As we all know, Comcast has invested a lot of time in arguing that they lacked notice that the FCC would enforce the principles of the policy statement via a complaint against them. “How could we possibly have known?” Comcast has asked, winning sympathetic nods from a variety of folks. “Policy statements aren’t enforceable! How can you possibly punish us for something we didn’t know we might be held accountable for, all our public statements to the contrary?”
Well, let us suppose that Comcast was told two years ago today that the FCC would entertain complaints if Comcast blocked or degraded traffic. Would that make a difference? If the FCC had said directly to Comcast: “If in the future evidence arises that any company is willfully blocking or degrading Internet content, affected parties may file a complaint with the Commission.” I would think we could all agree that this constituted “notice,” yes? Perhaps not notice of whether or not the behavior at issue constituted blocking or degrading — that is, after all, what the Commission determines in a complaint. But certainly if the FCC had told Comcast directly, to its face, no ifs and or buts, the above quoted line, I would hope we could all agree that Comcast had received reasonable notice that parties could bring complaints to the Commission, asking the Commission to determine whether the parties had behaved in an inappropriate manner.
Because — Surprise! — exactly two years ago today, that is exactly what the FCC told Comcast.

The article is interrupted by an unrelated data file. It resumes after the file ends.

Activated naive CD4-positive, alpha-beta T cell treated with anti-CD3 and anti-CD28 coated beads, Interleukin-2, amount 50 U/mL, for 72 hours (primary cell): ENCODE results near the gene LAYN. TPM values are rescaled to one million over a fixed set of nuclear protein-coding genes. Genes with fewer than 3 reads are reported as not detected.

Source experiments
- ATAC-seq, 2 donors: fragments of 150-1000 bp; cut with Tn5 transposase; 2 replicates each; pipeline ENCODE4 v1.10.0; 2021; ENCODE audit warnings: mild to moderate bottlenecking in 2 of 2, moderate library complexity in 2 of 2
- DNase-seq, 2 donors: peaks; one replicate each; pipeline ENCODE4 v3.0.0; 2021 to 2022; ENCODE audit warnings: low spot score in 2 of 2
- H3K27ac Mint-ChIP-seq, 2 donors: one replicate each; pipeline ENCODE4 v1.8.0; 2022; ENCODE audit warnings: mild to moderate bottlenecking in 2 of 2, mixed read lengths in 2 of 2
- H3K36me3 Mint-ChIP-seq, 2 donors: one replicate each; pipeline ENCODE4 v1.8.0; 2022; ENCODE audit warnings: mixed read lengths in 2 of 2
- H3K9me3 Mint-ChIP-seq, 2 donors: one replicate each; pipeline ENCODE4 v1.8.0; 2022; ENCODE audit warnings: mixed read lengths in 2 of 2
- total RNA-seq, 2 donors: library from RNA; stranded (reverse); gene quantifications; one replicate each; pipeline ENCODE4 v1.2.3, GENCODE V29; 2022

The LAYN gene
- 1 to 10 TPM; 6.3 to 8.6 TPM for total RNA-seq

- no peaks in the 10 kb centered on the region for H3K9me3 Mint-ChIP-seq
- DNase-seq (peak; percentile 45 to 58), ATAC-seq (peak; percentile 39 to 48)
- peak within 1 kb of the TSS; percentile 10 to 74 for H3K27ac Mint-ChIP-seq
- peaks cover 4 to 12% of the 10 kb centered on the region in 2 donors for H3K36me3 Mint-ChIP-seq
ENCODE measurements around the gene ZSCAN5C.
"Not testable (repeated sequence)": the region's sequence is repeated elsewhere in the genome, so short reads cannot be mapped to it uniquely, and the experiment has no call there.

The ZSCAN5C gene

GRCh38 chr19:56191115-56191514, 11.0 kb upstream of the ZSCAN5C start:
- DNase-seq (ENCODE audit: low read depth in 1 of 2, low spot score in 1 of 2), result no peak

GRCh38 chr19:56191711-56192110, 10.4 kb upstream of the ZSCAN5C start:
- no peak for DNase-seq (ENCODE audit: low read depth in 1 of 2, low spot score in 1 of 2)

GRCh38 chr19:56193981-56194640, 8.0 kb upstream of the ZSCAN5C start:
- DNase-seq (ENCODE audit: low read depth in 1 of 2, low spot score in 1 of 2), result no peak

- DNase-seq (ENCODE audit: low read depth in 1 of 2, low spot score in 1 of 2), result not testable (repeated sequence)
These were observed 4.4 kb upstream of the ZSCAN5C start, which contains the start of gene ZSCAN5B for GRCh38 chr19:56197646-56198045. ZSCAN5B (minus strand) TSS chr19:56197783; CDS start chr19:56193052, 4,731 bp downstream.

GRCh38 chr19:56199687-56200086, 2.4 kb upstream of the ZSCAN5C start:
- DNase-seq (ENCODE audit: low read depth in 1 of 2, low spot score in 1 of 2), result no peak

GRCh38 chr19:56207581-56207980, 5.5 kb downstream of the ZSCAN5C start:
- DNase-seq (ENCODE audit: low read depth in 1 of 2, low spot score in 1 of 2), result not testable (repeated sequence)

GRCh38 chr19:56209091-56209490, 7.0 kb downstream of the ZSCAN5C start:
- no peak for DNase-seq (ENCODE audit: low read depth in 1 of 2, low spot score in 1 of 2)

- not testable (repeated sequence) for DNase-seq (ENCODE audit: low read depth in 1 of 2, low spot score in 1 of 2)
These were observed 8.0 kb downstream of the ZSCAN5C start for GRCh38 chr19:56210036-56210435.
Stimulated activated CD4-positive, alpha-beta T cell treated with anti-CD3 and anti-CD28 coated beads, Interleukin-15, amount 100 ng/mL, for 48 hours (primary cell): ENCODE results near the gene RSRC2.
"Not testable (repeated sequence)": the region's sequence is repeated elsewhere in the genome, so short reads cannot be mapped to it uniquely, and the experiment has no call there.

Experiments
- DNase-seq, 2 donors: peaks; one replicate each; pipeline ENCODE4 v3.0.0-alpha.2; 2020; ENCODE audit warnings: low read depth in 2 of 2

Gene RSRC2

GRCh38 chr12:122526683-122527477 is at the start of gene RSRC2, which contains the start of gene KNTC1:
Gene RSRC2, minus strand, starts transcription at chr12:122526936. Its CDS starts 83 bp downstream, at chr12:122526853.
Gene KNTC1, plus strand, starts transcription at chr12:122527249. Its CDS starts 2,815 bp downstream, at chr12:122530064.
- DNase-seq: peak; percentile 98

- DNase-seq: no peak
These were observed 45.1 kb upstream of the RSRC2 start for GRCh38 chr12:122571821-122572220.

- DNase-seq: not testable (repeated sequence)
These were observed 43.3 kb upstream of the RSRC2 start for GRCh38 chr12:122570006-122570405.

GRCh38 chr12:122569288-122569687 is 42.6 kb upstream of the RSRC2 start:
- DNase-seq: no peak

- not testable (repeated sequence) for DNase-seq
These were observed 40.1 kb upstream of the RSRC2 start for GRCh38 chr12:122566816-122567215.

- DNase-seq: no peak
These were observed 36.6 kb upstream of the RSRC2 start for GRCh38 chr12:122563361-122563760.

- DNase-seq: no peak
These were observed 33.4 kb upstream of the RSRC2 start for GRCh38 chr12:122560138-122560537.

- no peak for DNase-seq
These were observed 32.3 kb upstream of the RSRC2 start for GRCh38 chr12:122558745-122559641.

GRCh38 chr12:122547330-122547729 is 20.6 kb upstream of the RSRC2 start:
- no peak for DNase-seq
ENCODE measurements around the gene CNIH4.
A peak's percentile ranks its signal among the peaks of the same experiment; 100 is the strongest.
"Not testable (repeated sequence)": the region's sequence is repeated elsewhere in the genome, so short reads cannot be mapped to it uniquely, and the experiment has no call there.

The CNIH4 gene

More below . . . .
As reported by Broadband Reports and now confirmed elsewhere, a Time Warner internal memo indicates Time Warner will pilot a program where it has an explicit bandwidth cap, and users that exceed the cap will pay additional explicit fees — rather like what happens now with your standard cell phone package where you buy a bundle of minutes and then pay for any overages. The pilot will include a website to allow customers to track their usage, moderate their behavior, or buy additional capacity if they wish.
I agree with Dave Isenberg that this is the best way for Time Warner to handle its network capacity constraints and address the supposed 5% of users gobbling 50% of the bandwidth. We can expect some heavy users to move to other networks without caps, but also expect that users that use much less capacity and frustrated by congestion caused by heavy use by others to prefer plans like Time Warner’s because it should produce a less congested pipe overall.
I would be remiss if I failed to note that I was just musing about this the other day, giving me a chance to do another Stephen Colbert I CALLED IT!!! dance.
O.K., shameless gloating over. Analysis below . . . .
In another sign that the FCC has gotten serious in crackdown on cable abuse of market power — and that this message has penetrated to the staff level — consider the case of the NFL Network and Time Warner.